The role of local communities in community-based tourism development in traditional tea production areas in Thai Nguyen province, Vietnam
Nguyen, T. N. D. (2019). The role of local communities in community-based tourism development in traditional tea production areas in Thai Nguyen province, Vietnam (Thesis, Doctor of Philosophy (PhD)). The University of Waikato, Hamilton, New Zealand. Retrieved from https://hdl.handle.net/10289/13109
Permanent Research Commons link: https://hdl.handle.net/10289/13109
This thesis is a theoretical and empirical examination of the role of local communities in sustainable tourism development through community-based tourism. It reveals how community participation and empowerment in tourism could be enhanced from listening to, understanding, and integrating the voices of local people. It conceptualises a way that uniquely accounts for, and celebrates, local people’s understandings and expressions of themselves, their community and local tourism development. I argue that reclaiming and acknowledging local people’s power and collective responsibility in upholding their central role has the potential to transform experiences of/about local people and enable them to achieve what they desire in tourism. A mixed methodology was used, the majority of which was qualitative, to help draw better comprehensive answers for my research questions. Data collected from 28 interviews, 130 questionnaires, 3 focus groups and participation in local daily activities gave me a better insight into the community, whether they participated or not in CBT, and in managerial affairs. Empirical material is arranged around four key themes. The first highlights the needs to recommit to local characteristics as the roots of tourism development, drivers of attractiveness and competitiveness in the face of globalisation. The dialogue between tourism and local development can be more effective if decision-makers, actors in tourism, and the hosting community develop policies and attitudes resulting from an understanding of the significance of local characteristics. The second theme determines the barriers that prevent more local people from participation in community-based tourism development. This reveals how communities themselves become a source of challenges to the practical implementation of sustainable tourism. Third, this study provides a deeper understanding of how shifts in power can be achieved and lead to social change. It is important to re-confirm that the power to act is within local people’s hands. Local people’s role and participation can and must be promoted for successful implementation of sustainable tourism development by acknowledging their power and enabling them to exercise that power. This study also unpacks the significance of collaboration of all the stakeholders as it generates collective power in CBT development. Finally, this thesis reveals the importance to address and promote the concept of inclusive tourism, which is meaningful for collective responsibility in upholding the central role of the local people to achieve sustainable tourism development. This research responds to the scarcity of existing academic scholarship pertaining to the power of local people within tourism development, and provides an opportunity to advance the innovative and forward thinking of inclusive tourism. I argue that inclusive tourism should be the answer to a changing world. Given the challenges that each stakeholder faces today, this study demonstrates that the concept of looking beyond each stakeholder and the need for collective action and collaboration have never been clearer.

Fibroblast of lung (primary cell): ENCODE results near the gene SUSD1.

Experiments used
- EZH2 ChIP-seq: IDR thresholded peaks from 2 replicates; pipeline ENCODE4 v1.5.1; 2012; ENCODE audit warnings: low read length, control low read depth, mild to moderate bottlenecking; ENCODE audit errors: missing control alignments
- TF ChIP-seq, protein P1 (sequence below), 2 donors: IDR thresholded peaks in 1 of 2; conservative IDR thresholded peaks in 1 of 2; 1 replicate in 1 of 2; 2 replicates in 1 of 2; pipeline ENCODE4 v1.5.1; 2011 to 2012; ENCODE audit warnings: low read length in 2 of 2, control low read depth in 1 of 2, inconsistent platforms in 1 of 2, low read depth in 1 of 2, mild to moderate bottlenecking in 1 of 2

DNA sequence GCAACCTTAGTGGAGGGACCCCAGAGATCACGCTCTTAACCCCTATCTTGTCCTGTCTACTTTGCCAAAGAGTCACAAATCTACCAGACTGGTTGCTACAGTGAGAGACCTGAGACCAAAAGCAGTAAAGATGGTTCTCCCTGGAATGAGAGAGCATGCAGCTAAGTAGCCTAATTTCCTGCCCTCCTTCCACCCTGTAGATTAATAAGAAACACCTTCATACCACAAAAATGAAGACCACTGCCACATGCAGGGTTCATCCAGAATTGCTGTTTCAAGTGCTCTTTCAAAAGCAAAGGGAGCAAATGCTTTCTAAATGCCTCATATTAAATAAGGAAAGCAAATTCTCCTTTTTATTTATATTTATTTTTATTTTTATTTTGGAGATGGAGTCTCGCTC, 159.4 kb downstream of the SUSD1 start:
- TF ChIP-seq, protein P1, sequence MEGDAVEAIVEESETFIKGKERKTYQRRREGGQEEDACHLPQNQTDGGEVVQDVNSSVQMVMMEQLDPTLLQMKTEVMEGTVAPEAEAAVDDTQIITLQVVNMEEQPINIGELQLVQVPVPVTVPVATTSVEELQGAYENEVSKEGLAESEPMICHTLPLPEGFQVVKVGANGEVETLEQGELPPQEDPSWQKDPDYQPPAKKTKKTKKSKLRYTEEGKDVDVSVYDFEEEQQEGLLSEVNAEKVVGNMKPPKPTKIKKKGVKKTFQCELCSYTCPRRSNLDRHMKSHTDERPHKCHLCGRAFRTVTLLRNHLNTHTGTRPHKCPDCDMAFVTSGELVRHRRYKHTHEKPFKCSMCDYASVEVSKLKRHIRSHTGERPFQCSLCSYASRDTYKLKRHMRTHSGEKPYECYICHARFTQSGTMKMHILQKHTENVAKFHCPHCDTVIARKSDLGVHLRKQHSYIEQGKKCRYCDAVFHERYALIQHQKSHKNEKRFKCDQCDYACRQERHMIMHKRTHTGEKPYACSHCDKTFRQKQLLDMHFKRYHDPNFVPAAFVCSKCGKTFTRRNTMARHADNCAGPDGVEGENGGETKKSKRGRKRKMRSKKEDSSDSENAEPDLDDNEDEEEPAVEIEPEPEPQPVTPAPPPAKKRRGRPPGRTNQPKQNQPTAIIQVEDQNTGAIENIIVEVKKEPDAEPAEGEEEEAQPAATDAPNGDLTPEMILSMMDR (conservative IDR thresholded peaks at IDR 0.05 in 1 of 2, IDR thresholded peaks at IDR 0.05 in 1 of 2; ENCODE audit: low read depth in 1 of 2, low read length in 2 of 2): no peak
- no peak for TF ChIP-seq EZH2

The University of Waikato
All items in Research Commons are provided for private study and research purposes and are protected by copyright with all rights reserved unless otherwise indicated.
- Higher Degree Theses